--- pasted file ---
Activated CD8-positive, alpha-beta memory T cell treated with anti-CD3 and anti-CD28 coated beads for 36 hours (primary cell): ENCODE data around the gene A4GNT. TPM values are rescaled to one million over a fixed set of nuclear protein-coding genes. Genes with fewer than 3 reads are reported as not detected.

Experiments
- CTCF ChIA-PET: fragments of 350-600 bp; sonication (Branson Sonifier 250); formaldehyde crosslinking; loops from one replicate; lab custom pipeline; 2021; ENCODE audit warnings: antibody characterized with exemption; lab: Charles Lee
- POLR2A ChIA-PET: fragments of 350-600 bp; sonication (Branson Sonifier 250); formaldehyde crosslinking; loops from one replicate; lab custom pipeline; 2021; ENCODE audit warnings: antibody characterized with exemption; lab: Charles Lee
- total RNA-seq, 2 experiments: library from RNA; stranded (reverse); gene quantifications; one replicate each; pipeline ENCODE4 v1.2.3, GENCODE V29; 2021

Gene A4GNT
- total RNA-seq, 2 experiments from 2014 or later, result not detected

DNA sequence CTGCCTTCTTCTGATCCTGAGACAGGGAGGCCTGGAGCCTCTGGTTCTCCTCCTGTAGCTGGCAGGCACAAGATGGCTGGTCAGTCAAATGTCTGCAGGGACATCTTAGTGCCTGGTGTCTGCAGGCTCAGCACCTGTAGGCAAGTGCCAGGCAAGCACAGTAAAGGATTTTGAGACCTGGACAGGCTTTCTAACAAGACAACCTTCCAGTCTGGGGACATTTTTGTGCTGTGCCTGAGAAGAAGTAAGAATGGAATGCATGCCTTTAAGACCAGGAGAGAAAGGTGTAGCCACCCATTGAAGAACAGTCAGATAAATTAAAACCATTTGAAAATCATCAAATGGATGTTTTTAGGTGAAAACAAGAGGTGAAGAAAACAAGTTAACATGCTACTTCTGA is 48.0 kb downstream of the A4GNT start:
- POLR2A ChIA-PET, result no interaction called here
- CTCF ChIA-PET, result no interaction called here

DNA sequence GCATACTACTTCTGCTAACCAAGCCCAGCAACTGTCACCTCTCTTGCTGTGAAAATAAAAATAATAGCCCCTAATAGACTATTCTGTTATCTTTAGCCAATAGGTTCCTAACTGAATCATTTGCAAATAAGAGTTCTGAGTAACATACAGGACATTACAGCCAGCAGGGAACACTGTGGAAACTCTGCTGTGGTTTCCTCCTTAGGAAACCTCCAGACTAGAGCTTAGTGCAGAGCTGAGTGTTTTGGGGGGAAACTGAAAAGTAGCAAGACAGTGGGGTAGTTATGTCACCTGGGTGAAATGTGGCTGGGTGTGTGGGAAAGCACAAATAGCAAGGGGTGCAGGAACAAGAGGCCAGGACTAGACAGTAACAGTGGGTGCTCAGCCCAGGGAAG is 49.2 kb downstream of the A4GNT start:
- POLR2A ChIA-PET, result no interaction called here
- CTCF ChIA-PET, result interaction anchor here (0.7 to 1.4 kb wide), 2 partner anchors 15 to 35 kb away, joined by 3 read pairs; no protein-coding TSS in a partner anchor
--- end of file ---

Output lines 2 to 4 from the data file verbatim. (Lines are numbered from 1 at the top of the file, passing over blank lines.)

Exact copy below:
Experiments
- CTCF ChIA-PET: fragments of 350-600 bp; sonication (Branson Sonifier 250); formaldehyde crosslinking; loops from one replicate; lab custom pipeline; 2021; ENCODE audit warnings: antibody characterized with exemption; lab: Charles Lee
- POLR2A ChIA-PET: fragments of 350-600 bp; sonication (Branson Sonifier 250); formaldehyde crosslinking; loops from one replicate; lab custom pipeline; 2021; ENCODE audit warnings: antibody characterized with exemption; lab: Charles Lee